The U.S. Must Close the Long-Distance Power Transmission Gap with China

The U.S. Must Close the Long-Distance Power Transmission Gap with China

The gap in long-distance transmission technologies between the United States and China raises significant national security implications


In October 2023, the U.S. Department of Energy (DOE) released a triennial report that revealed, among other things, that the U.S. transmission system, as currently built, is already at or near capacity across several states, including Texas and Alaska. A transmission system at capacity restricts growth in at least two crucial ways: more electricity cannot easily be added to the grid, and the grid cannot be expanded to include renewables. Consumption growth centers—like cities—and renewable generation—like wind farms—are often separated by long distances, so any potential grid expansion must first consider long-distance transmission projects.

A 2023 RAND study found that China, as part of its efforts to create a Global Energy Interconnection (GEI), has taken a significant lead on the United States in developing the technologies required to move power long distances. China has emerged as the world’s leader in the transmission technologies needed to connect power grids across regions and even countries. China ranks first in the three of four metrics used to determine national standing on these technology groups. It has also published more academic papers and filed more patents on some of these technologies, such as transmission at ultra-high voltage (UHV) levels and submarine cables than the United States has. And while China has already developed thirty-four UHV lines on its territory, the United States has none.


The gap in long-distance transmission technologies between the United States and China raises significant national security implications, the first of which is China leveraging its growing commercial and civilian penetration of foreign power grids for espionage or military purposes. China’s growing technological and technical prowess in transmission technologies has enabled Chinese companies to grow their global market share while exporting Chinese technologies and standards abroad, often at the expense of established competitors. As Chinese products and standards flood the market, China could benefit from lock-in effects and become the provider of choice for super grids globally, increasing dependency on China for key clean energy supply chains. Therefore, similar to other energy transition technologies such as solar or batteries for electric vehicles, China’s technological lead may allow it to set market dominance in long-distance transmission.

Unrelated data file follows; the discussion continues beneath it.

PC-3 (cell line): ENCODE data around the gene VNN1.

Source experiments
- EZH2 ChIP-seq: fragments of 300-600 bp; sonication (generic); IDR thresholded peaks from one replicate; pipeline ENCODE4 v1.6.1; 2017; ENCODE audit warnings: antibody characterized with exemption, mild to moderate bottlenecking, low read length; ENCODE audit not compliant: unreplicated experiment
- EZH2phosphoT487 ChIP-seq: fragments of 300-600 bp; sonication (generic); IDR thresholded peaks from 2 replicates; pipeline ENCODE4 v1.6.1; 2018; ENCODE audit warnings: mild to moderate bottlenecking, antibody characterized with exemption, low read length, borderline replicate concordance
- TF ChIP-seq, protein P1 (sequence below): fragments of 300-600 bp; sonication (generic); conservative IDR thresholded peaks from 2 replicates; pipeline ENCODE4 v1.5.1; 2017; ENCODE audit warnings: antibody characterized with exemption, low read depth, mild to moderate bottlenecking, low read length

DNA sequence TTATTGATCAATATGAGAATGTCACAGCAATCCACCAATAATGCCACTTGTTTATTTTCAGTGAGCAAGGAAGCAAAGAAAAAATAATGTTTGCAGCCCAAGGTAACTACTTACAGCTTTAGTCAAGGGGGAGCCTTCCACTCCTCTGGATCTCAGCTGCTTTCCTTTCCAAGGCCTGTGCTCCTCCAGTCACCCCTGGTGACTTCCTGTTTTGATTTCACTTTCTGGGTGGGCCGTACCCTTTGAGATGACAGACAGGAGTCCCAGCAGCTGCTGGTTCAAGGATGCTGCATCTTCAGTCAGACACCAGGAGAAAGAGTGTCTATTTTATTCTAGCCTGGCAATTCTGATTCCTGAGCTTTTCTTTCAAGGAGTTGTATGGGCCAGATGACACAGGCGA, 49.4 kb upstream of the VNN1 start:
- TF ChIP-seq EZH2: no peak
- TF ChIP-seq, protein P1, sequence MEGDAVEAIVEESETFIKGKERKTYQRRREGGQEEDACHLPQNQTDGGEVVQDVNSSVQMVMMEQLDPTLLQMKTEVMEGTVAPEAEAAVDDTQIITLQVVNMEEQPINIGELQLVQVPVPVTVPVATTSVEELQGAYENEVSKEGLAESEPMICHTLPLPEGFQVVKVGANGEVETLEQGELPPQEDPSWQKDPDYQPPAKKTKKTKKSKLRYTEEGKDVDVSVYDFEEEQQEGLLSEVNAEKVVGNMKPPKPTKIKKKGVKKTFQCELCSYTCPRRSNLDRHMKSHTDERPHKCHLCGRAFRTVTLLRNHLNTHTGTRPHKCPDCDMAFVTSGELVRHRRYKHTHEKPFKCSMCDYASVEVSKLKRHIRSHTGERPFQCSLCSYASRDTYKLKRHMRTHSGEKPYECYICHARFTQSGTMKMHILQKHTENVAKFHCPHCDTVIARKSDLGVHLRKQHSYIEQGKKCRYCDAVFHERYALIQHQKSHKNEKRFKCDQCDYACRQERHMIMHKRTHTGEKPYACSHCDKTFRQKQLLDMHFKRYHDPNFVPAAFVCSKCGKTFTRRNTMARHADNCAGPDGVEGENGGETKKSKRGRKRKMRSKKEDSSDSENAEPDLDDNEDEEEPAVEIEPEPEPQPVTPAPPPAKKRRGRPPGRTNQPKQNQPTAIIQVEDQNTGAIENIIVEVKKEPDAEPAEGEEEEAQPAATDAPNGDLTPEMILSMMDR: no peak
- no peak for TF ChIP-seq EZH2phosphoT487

The U.S. government recently announced a commitment of $1.3 billion to address its transmission needs. The United States should go a few steps further by working to reduce the technology gap with China on long-distance transmission. This would both address its current domestic transmission needs while also mitigating potential national security risks arising from China’s GEI efforts. There is a third benefit here, too: improved transmission infrastructure helps lower power prices and leads to fewer power outages, both of which benefit consumers. Limited transmission capacity, on the other hand, can lead to disaster and even death. It was, for instance, identified as one of the major causes behind the Texas blackouts during winter storm Uri, which caused 246 deaths in 2021.

The United States will also need a transmission expansion to enable its energy transition. The DOE report mentioned above also points out that a high level of renewable energy deployment would, in turn, require a 60 percent expansion of the U.S. transmission system—a challenging goal but one that also presents a significant opportunity. Indeed, regions of the country with relatively low consumption and significant renewable generation already frequently see negative electricity prices.

The regions seeing negative electricity prices stand in stark contrast to regions like New York City, which frequently see sustained high prices. Building robust transmission connections that move power long distances between the regions of low or negative prices to those with high prices will reduce energy costs in highly congested regions and significantly improve the business case for low-cost renewable generation. But taking advantage of these opportunities requires addressing regulatory bottlenecks that affect the deployment of projects, as well as technological innovation in long-distance transmission.

Still, there are domestic options for addressing U.S. transmission capacity limitations that will also enable the energy transition. For instance, increasing investment in battery storage or expanding microgrid deployment will all play a role. As the United States addresses the limitations of its power grid, it should take bold measures to invest in long-distance transmission know-how by developing homegrown technologies that facilitate regional interconnection and that can compete against China. In this way, the United States can minimize potential national security risks to the U.S. power grid, as well as provide options to U.S. allies interested in interconnecting their grids, all the while not depending on China-provided equipment.

Ismael Arciniegas Rueda is a senior economist at the RAND Corporation. 

Fiona Quimbre and Henri van Soest are senior analysts at RAND Europe. 

Avery Krovetz is a Ph.D. student at the Pardee RAND Graduate School and an assistant policy researcher at RAND.

Image: Shutterstock.